And while we're enjoying that Christmas dinner, opening our presents and having a good time, let's remember those guys who are spending this Christmas in Korea, those in the training campus, on the seas and all over the world. Their Christmases probably won't be as much fun as ours. . . . B.G. (12/20/50)
On January 13, the announcement of the beginning of Sam Houston's own reserve unit sparked interest in many men who were enrolled in school. The reserve unit---"B" Battery of the 352nd Armored Field Artillery Battalions---was part of the 22nd Armored Reserve Division (1/13/51). Among the Caballeros (present and future) who joined this unit were Billy Curbo, Roy Ralston, Earl Kahla, Herman Hitt, Bill Dietz, Lloyd Grubbs, Jack Nelson, and Dan Rather.
123 students were included on the fall honor roll. "Requirements for the honor roll classification are 45 grade points for six subjects, 39 for five subjects, 33 for four subjects, and 27 for three subjects. An A merits three grade points, a B two, and a C, one" (SHA, Apr 51, 10).
As the fall semester ended, much had occurred: friends were suddenly gone; futures were in doubt; uncertainty filled the air. What else could happen?
Enrollment was good considering the war: 1,018 men and 694 women. The three buildings under construction--the $350,000 SUB, the $350,000 music building, and the $428,000 Graphic Arts building--had problems with the cold and their openings were delayed until early summer (2/23/51).
The Caballeros met regularly and planned out the semester's activities even though membership was dented by the war. The first order of business for the semester was the election of officers: Tom Purdue was elected President, Eddie Dougherty, Vice President and Ruell Riggs, Secretary/Treasurer.
The Cabs planned a hay ride when the weather got better and another dance for the end of the semester (2/23/51). The clubs were taking prospective members, but the numbers were low due to the pressure of the draft or enlistment.
In March the country was shaken by the news that President Truman had relieved General MacArthur of his command. Everyone had an opinion; the consensus of Sam Houston students felt uncertain about the war now that MacArthur was no longer involved (4/14/51). The campus was further stunned at the death of long-time Dean Roy H. Adams at the end of March (3/13/51).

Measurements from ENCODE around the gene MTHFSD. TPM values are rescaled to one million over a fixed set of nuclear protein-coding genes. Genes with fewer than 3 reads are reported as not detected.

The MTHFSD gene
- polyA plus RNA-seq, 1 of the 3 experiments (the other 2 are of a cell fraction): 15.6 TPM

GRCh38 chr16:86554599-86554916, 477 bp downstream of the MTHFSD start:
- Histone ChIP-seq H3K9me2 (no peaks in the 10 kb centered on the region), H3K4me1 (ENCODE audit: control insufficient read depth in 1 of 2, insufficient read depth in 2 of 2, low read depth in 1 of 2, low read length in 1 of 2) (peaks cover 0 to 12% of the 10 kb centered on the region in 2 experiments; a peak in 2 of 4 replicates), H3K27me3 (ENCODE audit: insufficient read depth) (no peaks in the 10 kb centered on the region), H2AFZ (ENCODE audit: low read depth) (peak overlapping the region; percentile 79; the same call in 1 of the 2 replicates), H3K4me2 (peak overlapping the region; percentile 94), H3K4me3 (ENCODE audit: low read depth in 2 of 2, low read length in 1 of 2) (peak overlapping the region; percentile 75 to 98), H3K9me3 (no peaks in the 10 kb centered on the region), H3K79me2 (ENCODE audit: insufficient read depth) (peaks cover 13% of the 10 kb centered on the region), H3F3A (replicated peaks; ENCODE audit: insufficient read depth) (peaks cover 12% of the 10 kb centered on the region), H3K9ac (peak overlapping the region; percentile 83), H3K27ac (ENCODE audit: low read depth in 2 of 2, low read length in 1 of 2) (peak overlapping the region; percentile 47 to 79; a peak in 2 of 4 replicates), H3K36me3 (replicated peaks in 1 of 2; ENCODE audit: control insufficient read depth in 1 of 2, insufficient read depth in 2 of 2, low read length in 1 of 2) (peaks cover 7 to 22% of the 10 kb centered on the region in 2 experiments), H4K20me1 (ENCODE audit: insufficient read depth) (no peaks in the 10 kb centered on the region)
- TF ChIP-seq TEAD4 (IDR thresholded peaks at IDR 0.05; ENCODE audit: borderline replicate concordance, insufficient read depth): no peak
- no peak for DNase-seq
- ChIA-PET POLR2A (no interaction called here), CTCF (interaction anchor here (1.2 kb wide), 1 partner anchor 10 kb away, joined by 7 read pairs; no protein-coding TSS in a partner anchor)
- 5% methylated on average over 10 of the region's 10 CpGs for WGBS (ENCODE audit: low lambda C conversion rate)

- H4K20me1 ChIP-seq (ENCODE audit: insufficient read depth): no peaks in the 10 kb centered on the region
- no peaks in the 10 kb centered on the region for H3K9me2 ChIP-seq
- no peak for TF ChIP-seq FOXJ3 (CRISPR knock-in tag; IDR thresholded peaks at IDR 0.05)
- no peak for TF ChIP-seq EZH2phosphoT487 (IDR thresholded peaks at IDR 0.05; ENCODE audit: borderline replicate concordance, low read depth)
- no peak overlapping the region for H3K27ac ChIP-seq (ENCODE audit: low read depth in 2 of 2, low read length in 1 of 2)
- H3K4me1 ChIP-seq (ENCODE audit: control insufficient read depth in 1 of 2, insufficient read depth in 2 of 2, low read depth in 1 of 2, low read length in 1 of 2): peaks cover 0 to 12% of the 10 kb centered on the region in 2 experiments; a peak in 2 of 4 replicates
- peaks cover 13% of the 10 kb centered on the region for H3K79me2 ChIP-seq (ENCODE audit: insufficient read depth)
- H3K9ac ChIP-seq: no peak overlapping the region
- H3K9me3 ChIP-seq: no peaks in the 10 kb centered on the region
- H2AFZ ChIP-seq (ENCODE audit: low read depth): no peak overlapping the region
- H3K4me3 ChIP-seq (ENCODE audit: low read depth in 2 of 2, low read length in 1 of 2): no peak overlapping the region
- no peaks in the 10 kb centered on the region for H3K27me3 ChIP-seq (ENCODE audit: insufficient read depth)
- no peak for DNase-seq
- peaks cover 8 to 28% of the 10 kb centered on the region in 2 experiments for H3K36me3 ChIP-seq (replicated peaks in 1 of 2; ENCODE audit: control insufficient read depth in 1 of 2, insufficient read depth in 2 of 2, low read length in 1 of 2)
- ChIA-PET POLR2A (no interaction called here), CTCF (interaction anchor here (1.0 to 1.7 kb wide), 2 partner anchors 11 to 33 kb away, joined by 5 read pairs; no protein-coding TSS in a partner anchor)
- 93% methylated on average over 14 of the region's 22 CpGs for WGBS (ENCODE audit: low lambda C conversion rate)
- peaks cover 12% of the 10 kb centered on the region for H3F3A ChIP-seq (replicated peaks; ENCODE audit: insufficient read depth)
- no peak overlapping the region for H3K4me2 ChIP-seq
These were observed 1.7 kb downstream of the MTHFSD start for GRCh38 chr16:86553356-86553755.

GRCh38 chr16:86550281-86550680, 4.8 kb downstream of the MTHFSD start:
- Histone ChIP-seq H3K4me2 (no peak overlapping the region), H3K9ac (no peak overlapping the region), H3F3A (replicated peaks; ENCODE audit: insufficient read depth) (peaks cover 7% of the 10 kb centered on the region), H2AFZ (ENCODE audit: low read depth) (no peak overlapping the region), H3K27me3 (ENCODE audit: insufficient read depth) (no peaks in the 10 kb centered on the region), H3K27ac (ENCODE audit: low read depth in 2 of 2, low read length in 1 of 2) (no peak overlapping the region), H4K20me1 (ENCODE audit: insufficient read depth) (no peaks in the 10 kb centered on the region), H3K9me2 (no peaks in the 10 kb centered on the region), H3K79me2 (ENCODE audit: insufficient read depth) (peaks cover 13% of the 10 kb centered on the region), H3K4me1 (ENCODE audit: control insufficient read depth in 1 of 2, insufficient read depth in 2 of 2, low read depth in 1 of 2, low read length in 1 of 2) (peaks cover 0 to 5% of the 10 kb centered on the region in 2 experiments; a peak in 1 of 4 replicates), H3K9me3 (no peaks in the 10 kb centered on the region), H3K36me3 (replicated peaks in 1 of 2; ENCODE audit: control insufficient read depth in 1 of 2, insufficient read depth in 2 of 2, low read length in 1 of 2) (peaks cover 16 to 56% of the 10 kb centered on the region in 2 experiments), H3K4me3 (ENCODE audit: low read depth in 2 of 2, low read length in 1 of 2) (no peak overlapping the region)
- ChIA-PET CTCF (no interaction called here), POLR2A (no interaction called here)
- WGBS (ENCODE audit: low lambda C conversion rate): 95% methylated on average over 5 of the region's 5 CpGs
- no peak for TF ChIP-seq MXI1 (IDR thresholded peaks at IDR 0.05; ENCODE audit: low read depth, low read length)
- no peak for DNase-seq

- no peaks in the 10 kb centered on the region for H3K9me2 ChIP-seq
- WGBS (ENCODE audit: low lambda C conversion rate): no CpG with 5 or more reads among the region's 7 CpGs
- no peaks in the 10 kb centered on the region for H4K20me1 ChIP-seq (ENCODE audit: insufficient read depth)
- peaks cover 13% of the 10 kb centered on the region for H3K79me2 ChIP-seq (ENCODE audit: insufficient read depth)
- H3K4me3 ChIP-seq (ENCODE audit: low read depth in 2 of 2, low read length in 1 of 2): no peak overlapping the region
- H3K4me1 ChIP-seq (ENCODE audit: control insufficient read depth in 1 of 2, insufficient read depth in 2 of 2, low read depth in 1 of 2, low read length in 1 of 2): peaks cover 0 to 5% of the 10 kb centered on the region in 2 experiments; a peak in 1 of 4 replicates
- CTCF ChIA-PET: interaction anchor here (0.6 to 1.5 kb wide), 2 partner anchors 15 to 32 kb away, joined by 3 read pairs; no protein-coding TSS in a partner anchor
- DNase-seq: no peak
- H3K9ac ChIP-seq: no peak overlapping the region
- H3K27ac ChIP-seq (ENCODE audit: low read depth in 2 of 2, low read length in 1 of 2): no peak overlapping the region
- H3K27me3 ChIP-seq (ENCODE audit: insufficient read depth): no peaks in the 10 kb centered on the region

But in April good news came: there was a new draft deferment plan okayed by Congress that went into effect immediately. Any man could now finish college (as long as he kept his grades adequate) and then serve his country (4/4/51). The men living in Jackson-Shaver celebrated by purchasing a 17-inch television set, which cost over $350 (4/21/51). Instead of going to the "expensive" movies, they could enjoy Milton Berle, "Your Show of Shows," the Lone Ranger, Hopalong Cassidy, and the Friday Night Fights, which would have more of an influence on the Caballeros that anyone knew at this time.
The library, housed in the Estill Building, announced it had 91,476 volumes and a seating capacity of 320 (5/2/51). Campus elections got under way and the competition was heavy.
The Caballeros canceled plans to sponsor a dance at the end of the year because the SUB was going to open in early May and there were many festivities planned. At the meeting on April 16 the Cabs knew their Caballero Brother Bill Turner would be the next Houstonian editor (an all-college elected position), and backed him completely (4/25/51). They also nominated Betty Jo Birdwell as their representative in the end-of-the-year extravaganza, the bathing beauty contest; she won the title over twenty competitors (5/12/51).
At the May 7 meeting, the Cabs elected officers for the Fall semester: Roy Ralston, President, Lloyd Grubbs, Vice President, Herman Hitt, Secretary, Bill Johnson, Treasurer, J. D. Cook, Reporter, Ed Doughterty, Parliamentarian. (5/12/51)